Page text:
It’s a story that has all the feel of a social media post that went viral. Except that it happened in Lebanon.
Jenny Bennett has called Lebanon home for a number of years. But she spent a large part of her childhood growing up in The Bahamas on a fly fishing resort.
“My parents owned a fly fishing resort about 90 miles east of Freeport on an island called Deepwater Cay (pronounced key),” Bennett said. “It was world famous — started in the 1950s — there’s a lot of stories out there about famous anglers.”
Actor Michael Keaton, TV news anchor Tom Brokaw and the Prince of Monaco are just a few of the names that came to the 3-mile-long island searching for the coveted bonefish.
Known for their elusiveness and difficulty to catch, bonefish have earned the nickname “The Gray Ghost” and catching one is a notch on any self-respecting angler’s belt.
Bennett’s dad, Owen Hughes, grew up in Memphis and was called “Buddy” by family and friends. As a teenager Buddy’s parents would send him to a camp in Trinidad and Tobago called Camp Caruso.
“It was there that he learned how to scuba dive, how to fly fish, and how to spear fish,” she says. “That’s where he got the bug to go to the islands and figure out how he could do something there one day.”
When Bennett was 13 her parents sold the fishing resort and moved back to the United States but kept a house on the tiny cay with Edgar Faust, her father’s childhood friend.
Bennett has been back to the island and the house a few times since her childhood. However, Hurricane Dorian — the deadliest hurricane to ever hit The Bahamas — destroyed the house this past September.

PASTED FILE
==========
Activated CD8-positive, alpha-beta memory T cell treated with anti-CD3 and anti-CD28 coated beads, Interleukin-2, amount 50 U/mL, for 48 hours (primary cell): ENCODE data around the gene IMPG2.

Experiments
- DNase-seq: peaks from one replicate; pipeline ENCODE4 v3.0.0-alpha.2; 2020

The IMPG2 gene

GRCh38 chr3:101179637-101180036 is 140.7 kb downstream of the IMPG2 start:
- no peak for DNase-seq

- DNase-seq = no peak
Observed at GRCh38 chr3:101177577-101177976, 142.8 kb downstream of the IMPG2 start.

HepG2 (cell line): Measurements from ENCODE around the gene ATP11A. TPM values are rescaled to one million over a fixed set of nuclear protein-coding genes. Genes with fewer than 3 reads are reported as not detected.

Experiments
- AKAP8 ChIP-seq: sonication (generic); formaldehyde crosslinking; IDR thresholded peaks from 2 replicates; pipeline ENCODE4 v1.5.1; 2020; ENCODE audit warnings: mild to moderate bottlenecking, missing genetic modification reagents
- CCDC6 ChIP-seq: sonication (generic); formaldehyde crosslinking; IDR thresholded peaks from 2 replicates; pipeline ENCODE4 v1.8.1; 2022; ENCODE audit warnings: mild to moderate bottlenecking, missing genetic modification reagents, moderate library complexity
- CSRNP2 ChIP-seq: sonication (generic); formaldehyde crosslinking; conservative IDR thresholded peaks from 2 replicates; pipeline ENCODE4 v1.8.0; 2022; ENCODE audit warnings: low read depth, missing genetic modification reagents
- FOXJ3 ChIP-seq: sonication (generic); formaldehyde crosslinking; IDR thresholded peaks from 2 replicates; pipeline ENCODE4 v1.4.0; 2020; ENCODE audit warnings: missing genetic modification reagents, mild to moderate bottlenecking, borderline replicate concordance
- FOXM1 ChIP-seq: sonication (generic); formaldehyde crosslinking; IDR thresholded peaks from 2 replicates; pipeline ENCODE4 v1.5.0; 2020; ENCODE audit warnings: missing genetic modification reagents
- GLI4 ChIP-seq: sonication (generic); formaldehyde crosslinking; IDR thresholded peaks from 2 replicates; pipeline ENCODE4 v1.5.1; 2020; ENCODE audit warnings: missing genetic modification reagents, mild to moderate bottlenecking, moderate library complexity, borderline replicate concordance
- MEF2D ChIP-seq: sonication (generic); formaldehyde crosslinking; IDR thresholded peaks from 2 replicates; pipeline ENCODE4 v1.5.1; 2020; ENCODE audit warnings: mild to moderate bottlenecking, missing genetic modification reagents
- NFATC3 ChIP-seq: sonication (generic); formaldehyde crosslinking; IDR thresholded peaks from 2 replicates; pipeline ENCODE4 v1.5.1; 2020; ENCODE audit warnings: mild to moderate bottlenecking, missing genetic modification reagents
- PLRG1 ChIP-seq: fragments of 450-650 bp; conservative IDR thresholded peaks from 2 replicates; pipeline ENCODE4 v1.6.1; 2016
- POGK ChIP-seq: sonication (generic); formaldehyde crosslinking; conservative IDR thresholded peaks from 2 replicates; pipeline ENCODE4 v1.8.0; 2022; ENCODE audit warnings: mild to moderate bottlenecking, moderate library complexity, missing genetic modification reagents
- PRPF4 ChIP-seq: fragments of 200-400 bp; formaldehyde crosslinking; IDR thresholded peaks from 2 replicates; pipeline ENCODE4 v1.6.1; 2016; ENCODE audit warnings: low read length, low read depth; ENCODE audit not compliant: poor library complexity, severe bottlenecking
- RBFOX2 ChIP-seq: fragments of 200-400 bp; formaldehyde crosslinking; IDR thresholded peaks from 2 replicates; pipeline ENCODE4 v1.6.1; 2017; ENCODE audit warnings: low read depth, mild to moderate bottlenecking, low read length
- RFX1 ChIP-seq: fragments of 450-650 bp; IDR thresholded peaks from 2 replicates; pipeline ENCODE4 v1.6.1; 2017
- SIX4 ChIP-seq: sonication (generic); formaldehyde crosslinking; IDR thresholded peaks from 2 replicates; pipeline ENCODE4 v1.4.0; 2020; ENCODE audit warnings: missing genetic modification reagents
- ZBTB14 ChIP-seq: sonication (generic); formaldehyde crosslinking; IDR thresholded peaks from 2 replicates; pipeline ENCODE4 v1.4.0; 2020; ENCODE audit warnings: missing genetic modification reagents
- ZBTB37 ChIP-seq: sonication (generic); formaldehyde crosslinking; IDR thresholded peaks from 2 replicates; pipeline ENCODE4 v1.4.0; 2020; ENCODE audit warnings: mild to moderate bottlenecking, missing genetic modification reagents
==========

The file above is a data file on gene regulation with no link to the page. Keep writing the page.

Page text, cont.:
“Everything’s gone. There’s lumber everywhere. The couch is gone. All of the contents are in the ocean. I have friends that they’ve never found,” Bennett said.
But then there’s her dad’s fishing hat.
Friends recently went back to Deepwater Cay to survey the damage. Hugh Faust, son of Buddy’s friend Edgar, was sorting through the rubble when he found a Daiwa visor still on the peg it had been on by the door of their house.
It belonged to Buddy. The Fausts had kept it there as a memento since he left the island 25 years ago.
“I think it’s the sweetest story that they had kept it there all this time. And for it to still be there with those kinds of wind speeds (185 mph) bearing down on it for three days,” Bennet said. “I literally felt like dad didn’t want to leave the island.”
“When Dorian was hitting the island, I told someone, ‘If dad was alive he would still be there on that island.’ ”
It turns out that a small part of him still was.